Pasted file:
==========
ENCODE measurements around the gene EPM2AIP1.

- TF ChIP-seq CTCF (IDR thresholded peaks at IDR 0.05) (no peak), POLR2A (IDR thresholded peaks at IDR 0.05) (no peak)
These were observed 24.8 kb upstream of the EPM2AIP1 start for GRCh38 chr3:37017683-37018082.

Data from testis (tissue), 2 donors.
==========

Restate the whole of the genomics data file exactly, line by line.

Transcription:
ENCODE measurements around the gene EPM2AIP1.

- TF ChIP-seq CTCF (IDR thresholded peaks at IDR 0.05) (no peak), POLR2A (IDR thresholded peaks at IDR 0.05) (no peak)
These were observed 24.8 kb upstream of the EPM2AIP1 start for GRCh38 chr3:37017683-37018082.

Data from testis (tissue), 2 donors.